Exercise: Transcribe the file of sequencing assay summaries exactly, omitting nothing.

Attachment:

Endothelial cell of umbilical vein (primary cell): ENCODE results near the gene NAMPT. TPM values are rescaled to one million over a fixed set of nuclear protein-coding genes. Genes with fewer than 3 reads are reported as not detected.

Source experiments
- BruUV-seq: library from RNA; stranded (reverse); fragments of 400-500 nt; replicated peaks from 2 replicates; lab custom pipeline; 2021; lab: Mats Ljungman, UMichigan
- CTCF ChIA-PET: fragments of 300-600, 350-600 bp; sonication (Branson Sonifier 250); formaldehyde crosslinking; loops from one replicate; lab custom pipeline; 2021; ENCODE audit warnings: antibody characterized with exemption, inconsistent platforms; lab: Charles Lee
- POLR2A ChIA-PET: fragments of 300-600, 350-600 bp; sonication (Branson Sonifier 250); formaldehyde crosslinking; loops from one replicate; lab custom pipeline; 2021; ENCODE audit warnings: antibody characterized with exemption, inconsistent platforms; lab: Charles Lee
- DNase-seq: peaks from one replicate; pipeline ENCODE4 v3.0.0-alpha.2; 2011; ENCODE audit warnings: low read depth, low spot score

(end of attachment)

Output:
Endothelial cell of umbilical vein (primary cell): ENCODE results near the gene NAMPT. TPM values are rescaled to one million over a fixed set of nuclear protein-coding genes. Genes with fewer than 3 reads are reported as not detected.

Source experiments
- BruUV-seq: library from RNA; stranded (reverse); fragments of 400-500 nt; replicated peaks from 2 replicates; lab custom pipeline; 2021; lab: Mats Ljungman, UMichigan
- CTCF ChIA-PET: fragments of 300-600, 350-600 bp; sonication (Branson Sonifier 250); formaldehyde crosslinking; loops from one replicate; lab custom pipeline; 2021; ENCODE audit warnings: antibody characterized with exemption, inconsistent platforms; lab: Charles Lee
- POLR2A ChIA-PET: fragments of 300-600, 350-600 bp; sonication (Branson Sonifier 250); formaldehyde crosslinking; loops from one replicate; lab custom pipeline; 2021; ENCODE audit warnings: antibody characterized with exemption, inconsistent platforms; lab: Charles Lee
- DNase-seq: peaks from one replicate; pipeline ENCODE4 v3.0.0-alpha.2; 2011; ENCODE audit warnings: low read depth, low spot score